Moreover obvious E' that the greater documentary sources regard the rinascimentali versions of the game, while on the first medieval versions it is not equally remained material; the only medieval version available is that one of Asylum (XI sec.). Archaeological evidences do not exist at the moment: no pawn never has been found again, neither medieval neither rinascimentale. The present set of rules, therefore, does not mean to represent a specific version of the game: the objective that is placed me has been that one to create a reasonable set of rules for uses in Italian area in the second half of XIII the century, extrapolating i characters generates them and the rules base of the game, with particular reference to the version of Asylum, and taking part with personal corrections where it is seemed to me not were clarity in the consulted sources here. With the same spirit who - creed - has animated in the time the various authors, in all the doubt situations I have decided to resort to the criterion of the maximum giocabilità, also without to neglect the more fascinating and educational aspect than this game, that is the manipulation of the numbers.

The table from game The table from game is composed from 112 cases: 8 cases of width and 14 of depth. The pawns The pawns are in number of 23 more 1 king for every player; the king is formed from 5 or 6 disposed pawns in guisa pyramidal (will see one more ahead detailed description more).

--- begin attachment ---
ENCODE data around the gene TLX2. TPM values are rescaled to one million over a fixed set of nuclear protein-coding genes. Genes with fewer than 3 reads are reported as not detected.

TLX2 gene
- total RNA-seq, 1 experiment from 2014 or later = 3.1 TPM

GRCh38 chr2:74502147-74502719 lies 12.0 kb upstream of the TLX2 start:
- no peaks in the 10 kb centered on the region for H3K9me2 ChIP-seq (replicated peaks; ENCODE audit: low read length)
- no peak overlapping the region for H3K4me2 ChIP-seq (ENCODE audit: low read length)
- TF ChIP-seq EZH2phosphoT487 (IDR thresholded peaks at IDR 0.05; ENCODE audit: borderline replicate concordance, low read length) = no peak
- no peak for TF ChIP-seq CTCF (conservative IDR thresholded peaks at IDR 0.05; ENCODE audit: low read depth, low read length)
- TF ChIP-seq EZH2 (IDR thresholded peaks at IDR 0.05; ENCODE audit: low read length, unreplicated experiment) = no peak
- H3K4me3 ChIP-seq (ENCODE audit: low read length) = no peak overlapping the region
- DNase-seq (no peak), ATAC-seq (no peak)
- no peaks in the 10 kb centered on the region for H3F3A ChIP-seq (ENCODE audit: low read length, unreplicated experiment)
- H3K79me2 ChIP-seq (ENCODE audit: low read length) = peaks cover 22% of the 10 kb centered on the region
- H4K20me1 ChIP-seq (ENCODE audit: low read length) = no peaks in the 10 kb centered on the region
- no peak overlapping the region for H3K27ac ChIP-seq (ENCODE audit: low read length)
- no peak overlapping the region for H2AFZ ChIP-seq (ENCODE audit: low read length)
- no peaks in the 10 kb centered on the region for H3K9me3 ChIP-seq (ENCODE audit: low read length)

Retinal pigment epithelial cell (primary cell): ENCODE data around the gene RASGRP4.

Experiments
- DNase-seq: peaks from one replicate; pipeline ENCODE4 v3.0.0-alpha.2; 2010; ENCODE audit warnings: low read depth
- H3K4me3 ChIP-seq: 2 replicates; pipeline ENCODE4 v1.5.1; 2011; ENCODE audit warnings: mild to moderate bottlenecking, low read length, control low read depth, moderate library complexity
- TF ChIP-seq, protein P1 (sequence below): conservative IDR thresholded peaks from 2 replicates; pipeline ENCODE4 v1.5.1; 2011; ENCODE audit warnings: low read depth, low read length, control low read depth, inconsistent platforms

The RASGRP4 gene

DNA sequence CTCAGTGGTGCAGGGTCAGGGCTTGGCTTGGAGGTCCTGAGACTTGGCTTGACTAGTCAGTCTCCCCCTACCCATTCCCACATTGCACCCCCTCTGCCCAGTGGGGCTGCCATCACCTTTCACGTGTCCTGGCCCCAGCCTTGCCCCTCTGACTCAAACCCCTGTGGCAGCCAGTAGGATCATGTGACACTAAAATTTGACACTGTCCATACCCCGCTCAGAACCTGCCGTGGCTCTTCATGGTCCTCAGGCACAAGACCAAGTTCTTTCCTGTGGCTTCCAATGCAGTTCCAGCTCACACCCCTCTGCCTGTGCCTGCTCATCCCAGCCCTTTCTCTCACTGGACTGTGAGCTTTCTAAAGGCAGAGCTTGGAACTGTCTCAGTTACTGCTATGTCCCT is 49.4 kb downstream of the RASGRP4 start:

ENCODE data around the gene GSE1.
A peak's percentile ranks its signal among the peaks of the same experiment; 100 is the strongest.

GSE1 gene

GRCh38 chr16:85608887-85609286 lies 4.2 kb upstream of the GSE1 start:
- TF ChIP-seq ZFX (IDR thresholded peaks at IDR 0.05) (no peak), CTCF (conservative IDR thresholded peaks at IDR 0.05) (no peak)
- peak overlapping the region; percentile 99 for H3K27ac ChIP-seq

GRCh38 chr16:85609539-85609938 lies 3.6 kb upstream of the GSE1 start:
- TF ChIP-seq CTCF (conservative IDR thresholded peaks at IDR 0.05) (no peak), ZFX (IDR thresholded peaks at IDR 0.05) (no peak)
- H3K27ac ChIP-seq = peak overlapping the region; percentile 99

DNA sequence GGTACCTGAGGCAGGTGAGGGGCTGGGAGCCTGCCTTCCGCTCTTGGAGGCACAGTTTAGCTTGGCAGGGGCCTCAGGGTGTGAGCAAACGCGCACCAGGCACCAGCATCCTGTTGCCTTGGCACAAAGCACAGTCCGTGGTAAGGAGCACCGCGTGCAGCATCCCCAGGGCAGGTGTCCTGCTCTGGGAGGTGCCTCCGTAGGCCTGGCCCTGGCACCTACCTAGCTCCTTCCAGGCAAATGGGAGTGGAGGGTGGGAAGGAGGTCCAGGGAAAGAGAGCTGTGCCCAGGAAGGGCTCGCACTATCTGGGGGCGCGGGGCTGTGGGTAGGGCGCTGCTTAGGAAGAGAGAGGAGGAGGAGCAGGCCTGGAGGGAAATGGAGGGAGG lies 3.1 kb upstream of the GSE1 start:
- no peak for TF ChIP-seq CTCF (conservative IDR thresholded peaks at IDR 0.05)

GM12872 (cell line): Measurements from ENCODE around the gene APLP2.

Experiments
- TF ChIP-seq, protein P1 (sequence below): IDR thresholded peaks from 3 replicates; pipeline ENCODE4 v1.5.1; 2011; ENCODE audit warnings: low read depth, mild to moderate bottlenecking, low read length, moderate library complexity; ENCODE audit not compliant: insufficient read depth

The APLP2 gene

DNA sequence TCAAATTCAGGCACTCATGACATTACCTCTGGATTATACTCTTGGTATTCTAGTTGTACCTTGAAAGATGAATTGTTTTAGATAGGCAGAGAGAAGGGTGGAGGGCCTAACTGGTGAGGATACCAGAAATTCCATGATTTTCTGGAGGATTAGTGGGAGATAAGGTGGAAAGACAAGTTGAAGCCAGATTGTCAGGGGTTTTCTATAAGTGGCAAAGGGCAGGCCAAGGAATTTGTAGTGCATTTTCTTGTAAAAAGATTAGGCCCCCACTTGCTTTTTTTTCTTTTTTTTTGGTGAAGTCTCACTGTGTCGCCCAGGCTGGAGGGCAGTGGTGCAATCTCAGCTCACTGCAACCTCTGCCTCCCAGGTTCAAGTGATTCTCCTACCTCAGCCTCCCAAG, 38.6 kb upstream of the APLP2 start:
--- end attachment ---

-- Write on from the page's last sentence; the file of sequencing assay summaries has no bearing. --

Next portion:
The pawns, except that constituent king, are painted on the two faces with contrasting colors (R-bianco.e.nero, red and blue...) and on ciascuna of they they bring back a numerical value; the use of the two colors derives from the fact that the pawns captured to the enemy come introduced in game from the own part.

It makes exception the king, than he does not change alignment and, if captured, he comes simply removed: its pawns are of a single color, but they bring back anch' they a numerical value.

The pawns have also one various geometric shape: 8 are round, 8 triangular and 7 square ones.

The two king has to the base two square pawns, sormontate from two triangular ones and, finally, one or two round pawns. We see hour which numbers must be brought back on ciascuna pawn.

The pawns are uniforms in six ranks from 4 elements everyone.

The first rank of circles is constituted from the numbers base: 2,4,6,8 for a player (than from hour in then, for this reason, will come defined like equal side) and 3,5,7,9 for the other player (that we will call uneven side).

According to rank of circles base is constituted from the square of the numbers: 4,16,36,64 for pars and for the odd number.